This will be exceedingly difficult for the first few weeks, and you will probably be pretty bad at it to start. Eventually, though, you’ll begin to notice that your mind wanders less and less. This is the mental training that, down the line, will enable you to push aside those feelings of doubt and worry and focus your entire attention on beating the LSAT.

4. Positive Self-Reinforcement

One of the simplest and most effective ways to get all those feelings of doubt and worry out of your head is perhaps the most obvious one – just remember how awesome you are! By the time test day arrives, you should know exactly what you can reasonably expect to score, so why allow the doubt to creep back in? Test day is neither the time nor the place. Remembering that you’ve been hitting your target score consistently for the past month and a half goes a long way toward squashing your nervousness. Remember your highest score, remember that time you wrote a perfect logic game section, remember that time that you got every flaw question on the test right – remember SOMETHING that will remind you that you can conquer the test in front of you.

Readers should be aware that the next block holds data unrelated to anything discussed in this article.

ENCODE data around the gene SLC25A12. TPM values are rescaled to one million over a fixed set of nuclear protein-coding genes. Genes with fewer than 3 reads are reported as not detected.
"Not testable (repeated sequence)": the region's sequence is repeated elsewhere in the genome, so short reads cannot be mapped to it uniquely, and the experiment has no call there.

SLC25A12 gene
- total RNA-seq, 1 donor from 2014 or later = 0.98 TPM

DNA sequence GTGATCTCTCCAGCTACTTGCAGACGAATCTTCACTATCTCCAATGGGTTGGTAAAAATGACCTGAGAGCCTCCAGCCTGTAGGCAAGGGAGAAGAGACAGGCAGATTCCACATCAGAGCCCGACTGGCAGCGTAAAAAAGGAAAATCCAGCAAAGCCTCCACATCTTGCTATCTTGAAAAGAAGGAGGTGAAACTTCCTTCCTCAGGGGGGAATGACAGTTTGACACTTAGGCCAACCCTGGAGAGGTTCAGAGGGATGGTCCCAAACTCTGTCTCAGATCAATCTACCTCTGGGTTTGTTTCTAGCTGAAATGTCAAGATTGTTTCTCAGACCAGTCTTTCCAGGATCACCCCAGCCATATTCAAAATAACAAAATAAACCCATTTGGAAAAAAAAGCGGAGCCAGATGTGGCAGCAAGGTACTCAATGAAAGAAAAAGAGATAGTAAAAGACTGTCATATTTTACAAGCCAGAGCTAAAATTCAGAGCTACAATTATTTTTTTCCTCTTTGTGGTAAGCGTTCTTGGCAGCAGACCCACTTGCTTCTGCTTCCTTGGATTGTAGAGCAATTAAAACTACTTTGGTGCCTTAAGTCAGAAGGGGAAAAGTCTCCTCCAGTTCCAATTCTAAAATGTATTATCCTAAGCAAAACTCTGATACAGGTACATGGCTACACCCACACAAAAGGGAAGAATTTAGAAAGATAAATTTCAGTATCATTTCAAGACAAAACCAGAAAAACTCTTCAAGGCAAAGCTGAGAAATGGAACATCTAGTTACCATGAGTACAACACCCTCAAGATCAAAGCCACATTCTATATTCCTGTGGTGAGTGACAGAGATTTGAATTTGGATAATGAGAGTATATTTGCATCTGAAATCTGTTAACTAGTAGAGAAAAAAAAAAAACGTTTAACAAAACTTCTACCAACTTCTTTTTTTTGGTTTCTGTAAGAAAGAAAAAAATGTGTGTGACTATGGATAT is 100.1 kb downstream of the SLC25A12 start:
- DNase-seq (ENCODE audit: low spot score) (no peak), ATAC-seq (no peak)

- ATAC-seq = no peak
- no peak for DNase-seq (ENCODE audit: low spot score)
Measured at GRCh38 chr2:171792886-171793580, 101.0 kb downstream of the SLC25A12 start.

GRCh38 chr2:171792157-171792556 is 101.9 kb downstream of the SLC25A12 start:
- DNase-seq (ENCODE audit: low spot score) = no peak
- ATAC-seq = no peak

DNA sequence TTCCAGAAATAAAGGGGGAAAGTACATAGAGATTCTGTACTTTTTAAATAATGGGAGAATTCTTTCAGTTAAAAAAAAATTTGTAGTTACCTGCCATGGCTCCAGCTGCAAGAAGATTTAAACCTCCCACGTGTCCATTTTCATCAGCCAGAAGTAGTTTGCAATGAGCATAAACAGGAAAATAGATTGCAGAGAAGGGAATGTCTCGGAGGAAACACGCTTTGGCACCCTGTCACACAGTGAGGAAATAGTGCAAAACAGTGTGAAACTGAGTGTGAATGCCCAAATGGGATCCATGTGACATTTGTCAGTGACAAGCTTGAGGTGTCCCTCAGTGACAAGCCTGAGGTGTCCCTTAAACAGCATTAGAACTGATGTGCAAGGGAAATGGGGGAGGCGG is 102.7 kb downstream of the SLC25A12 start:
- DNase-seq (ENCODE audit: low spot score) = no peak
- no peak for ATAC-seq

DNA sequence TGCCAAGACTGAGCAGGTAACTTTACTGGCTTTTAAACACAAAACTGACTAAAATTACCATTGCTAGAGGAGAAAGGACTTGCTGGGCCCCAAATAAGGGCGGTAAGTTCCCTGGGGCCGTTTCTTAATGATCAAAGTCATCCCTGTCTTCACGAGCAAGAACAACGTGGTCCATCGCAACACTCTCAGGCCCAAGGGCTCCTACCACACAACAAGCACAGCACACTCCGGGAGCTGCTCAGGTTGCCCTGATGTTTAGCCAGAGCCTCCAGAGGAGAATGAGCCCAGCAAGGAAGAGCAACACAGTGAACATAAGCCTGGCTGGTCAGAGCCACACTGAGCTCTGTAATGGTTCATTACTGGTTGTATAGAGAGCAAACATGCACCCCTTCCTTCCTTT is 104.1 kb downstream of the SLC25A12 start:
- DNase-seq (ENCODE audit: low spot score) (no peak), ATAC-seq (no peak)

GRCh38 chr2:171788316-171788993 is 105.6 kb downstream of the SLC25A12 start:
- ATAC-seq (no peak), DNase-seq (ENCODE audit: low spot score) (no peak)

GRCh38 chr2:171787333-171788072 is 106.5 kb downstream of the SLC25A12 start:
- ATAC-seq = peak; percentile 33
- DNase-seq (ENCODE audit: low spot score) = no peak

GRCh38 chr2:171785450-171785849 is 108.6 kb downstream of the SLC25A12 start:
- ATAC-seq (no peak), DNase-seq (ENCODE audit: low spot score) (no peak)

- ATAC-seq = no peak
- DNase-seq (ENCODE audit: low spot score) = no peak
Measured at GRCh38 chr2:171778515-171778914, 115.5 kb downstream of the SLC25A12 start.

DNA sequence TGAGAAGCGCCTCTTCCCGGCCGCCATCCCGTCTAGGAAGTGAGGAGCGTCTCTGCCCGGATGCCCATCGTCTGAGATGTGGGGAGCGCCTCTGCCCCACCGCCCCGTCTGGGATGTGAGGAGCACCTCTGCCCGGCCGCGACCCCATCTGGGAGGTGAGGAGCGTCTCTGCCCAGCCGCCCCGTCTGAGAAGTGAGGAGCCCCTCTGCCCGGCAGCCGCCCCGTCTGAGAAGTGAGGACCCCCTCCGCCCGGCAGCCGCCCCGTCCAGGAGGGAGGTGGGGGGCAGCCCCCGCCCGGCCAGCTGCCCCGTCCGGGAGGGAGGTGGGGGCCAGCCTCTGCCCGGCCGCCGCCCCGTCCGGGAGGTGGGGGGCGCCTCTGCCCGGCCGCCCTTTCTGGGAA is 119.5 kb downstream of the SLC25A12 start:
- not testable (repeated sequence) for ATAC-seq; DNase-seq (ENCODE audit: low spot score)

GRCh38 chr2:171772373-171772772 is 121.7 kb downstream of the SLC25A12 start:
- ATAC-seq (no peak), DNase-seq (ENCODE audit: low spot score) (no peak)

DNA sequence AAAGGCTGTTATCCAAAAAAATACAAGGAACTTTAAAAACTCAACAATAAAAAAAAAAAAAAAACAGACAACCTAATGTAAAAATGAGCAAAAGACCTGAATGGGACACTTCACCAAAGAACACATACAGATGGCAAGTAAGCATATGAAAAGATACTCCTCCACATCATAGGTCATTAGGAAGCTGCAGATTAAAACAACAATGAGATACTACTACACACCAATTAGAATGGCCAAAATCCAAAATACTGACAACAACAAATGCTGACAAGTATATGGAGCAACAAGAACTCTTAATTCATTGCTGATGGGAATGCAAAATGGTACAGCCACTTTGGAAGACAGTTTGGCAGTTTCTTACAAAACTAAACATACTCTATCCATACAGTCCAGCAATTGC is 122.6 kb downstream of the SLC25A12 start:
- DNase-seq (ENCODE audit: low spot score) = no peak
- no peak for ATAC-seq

5. Practice under mild stress

Practicing under stress doesn’t necessarily have to mean that you should have the weight of the world on your shoulders every time you take a test. Actually, all that really matters here is that there is something – anything - at stake. If you adhere to a practice test schedule, odds are that you already put some amount of pressure on yourself to do better the next time. Unfortunately, there’s no real pressure to perform and no immediate consequences to doing poorly in practice (except perhaps a slight ego hit). And you’d better believe that on test day, when so much is at stake and the consequences of doing poorly are very real, you’ll be feeling the pressure to perform.